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Adaptation and Evolutionary Rescue in Metapopulations Experiencing Environmental Deterioration

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Science  10 Jun 2011:
Vol. 332, Issue 6035, pp. 1327-1330
DOI: 10.1126/science.1203105

Abstract

It is not known whether evolution will usually be rapid enough to allow a species to adapt and persist in a deteriorating environment. We tracked the eco-evolutionary dynamics of metapopulations with a laboratory model system of yeast exposed to salt stress. Metapopulations experienced environmental deterioration at three different rates and their component populations were either unconnected or connected by local dispersal or by global dispersal. We found that adaptation was favored by gradual deterioration and local dispersal. After further abrupt deterioration, the frequency of evolutionary rescue depended on both the prior rate of deterioration and the rate of dispersal. Adaptation was surprisingly frequent and rapid in small peripheral populations. Thus, evolutionary dynamics affect both the persistence and the range of a species after environmental deterioration.

Global environmental change is causing elevated rates of population extirpation (1, 2), giving rise to concern that the rate of environmental change may exceed the capacity of populations to persist and maintain their range (3). A population that is exposed to a stress may adapt through natural selection and thereby avoid extinction (47). This process of evolutionary rescue has been documented for single populations in the laboratory (8) but has not been studied in metapopulations representing the range of a species. Hence, it is not known whether evolutionary rescue can occur across metapopulations to prevent range collapse and species extinction. Patterns of range collapse (9, 10) show that species can persist in the periphery of their historical range. Peripheral populations tend to show lower levels of genetic diversity than central populations, although this difference is not large (11). Theory indicates how species will respond to stress, as their range collapses or expands or shifts in space (12), but these predictions remain untested experimentally. Here we describe an experiment showing that adaptation to environmental deterioration is most likely to evolve when change is slow and individuals can disperse. Consequently, the history and spatial structure of metapopulations affect the likelihood of evolutionary rescue and thereby the maintenance of the species range.

We set up model ranges of baker’s yeast on standard 96-well plates where each well constituted a population (13). Yeast is increasingly being developed as a model organism in ecology and evolution (8, 1416). We maintained the populations in continual growth by transferring a small quantity from each well at regular intervals to the corresponding well on a new plate supplied with fresh growth medium. We stressed the populations by adding different amounts of salt to the growth medium to create a gradient across the plate, with more favorable conditions (low salt concentration) to the “south” and more stressful conditions (high salt concentration) to the “north” (fig. S1). This created a corresponding gradient of population density, higher in the south than in the north. We then intensified this stress by shifting the gradient to the south between transfers, compressing the range and eventually creating conditions in the far north of the plate that would be lethal to the ancestral populations. This enabled us to track shifts in population size and study evolutionary rescue across the metapopulation.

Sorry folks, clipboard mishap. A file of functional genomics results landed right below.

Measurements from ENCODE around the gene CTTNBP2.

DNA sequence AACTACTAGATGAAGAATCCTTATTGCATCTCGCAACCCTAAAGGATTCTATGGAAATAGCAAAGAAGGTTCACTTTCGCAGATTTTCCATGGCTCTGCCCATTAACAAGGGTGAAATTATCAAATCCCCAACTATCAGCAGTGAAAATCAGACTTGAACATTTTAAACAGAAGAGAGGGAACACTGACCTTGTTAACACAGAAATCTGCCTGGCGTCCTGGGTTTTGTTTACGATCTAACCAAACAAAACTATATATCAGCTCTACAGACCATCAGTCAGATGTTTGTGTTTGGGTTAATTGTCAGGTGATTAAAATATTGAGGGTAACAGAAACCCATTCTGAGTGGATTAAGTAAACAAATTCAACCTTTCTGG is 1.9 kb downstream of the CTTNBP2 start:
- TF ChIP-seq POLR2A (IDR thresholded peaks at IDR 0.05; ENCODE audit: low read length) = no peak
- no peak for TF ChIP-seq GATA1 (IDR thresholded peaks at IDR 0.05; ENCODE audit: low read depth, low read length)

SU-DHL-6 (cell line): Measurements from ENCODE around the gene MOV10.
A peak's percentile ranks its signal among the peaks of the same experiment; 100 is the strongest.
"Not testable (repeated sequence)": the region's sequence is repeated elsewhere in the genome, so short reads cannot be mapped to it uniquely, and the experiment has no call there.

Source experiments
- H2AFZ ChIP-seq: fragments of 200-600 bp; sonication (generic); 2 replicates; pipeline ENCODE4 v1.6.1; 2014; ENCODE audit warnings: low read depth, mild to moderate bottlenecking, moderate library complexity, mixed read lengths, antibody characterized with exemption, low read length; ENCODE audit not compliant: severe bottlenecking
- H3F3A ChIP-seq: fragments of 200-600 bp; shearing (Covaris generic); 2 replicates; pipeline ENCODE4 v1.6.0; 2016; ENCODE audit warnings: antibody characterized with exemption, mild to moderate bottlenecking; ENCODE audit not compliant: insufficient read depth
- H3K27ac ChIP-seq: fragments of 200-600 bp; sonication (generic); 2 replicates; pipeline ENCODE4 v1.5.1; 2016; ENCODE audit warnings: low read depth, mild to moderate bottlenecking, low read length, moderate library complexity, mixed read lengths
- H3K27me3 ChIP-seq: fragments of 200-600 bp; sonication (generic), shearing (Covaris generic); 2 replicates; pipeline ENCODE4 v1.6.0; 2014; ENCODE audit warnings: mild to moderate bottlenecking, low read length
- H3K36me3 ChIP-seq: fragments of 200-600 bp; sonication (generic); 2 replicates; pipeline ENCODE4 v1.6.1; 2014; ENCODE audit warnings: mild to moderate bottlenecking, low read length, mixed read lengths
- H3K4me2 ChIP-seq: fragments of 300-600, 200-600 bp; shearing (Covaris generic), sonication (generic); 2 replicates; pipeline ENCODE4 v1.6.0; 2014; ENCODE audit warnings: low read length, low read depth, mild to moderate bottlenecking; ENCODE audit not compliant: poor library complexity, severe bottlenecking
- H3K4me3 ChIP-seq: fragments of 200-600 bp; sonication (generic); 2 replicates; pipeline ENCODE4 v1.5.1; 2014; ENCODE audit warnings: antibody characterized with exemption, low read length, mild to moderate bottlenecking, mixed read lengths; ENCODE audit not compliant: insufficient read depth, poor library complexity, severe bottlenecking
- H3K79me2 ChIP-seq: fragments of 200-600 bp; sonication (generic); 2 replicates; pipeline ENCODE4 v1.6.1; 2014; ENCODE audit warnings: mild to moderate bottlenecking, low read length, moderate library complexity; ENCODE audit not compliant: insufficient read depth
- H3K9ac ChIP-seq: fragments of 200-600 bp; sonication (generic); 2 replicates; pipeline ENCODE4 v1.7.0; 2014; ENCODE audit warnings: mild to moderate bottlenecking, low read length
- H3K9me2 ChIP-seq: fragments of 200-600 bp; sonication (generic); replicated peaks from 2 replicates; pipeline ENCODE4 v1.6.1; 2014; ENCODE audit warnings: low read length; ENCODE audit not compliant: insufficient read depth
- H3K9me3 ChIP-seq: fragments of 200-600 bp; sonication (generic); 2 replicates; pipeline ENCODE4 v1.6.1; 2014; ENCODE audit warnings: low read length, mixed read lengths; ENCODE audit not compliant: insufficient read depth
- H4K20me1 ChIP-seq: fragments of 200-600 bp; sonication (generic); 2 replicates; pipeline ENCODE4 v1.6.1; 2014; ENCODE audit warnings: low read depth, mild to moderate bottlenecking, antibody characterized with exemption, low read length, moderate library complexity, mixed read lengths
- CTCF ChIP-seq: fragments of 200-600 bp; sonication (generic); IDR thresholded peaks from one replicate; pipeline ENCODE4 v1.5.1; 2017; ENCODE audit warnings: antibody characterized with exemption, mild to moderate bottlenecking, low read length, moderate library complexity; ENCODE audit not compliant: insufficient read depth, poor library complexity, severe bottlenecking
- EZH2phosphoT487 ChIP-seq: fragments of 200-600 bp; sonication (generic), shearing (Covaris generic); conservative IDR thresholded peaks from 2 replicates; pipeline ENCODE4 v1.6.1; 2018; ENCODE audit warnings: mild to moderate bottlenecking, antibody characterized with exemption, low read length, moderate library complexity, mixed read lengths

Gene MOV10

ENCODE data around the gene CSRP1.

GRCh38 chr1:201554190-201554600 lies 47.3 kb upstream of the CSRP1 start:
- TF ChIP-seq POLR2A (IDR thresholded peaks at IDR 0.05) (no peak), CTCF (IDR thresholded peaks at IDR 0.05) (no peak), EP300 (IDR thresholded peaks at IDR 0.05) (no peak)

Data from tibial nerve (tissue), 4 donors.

The likelihood of evolutionary rescue in a metapopulation will depend on the quantity of genetic variation, the rate of environmental deterioration, and the rate of dispersal between individual populations. Our yeast populations were derived from a single colony and grew asexually, so that genetic variation was at first minimal and was thereafter generated by mutation and changes in gene expression (17). Almost 500 loci contribute to tolerance of high concentrations of salt in yeast (18), and about 60 have severely reduced competitive ability in saline medium (19), so the loci that potentially contribute to evolutionary rescue at high salt concentration make up at least 1% of the yeast genome. Candidates for genes involved in evolutionary rescue at high salt concentration were previously identified by functional profiling (8, 19). We imposed three rates of environmental deterioration: zero (“constant” treatment, gradient unchanged between transfers), low (“slow” treatment, gradient shifted southward every four transfers), and high (“fast” treatment, shifted every two transfers). In each case, there were three modes of dispersal from well to well during each transfer: no dispersal (each well is inoculated exclusively from the corresponding well on the old plate), local dispersal (each well receives a small contribution from wells with the next lower salt concentration on the old plate), and global dispersal (each well receives a small contribution from all the wells on the old plate). Hence, the experiment comprised nine combinations of rate of deterioration and mode of dispersal. It was conducted in two phases. In the first phase, we followed the dynamics of adaptation by recording the yield (cell density at the end of the growth cycle) (13) of each population as the environment deteriorated at the prescribed rate. In the second phase, we transferred each experimental plate regardless of its history to the same severe gradient to measure the frequency of evolutionary rescue across all the populations in the range.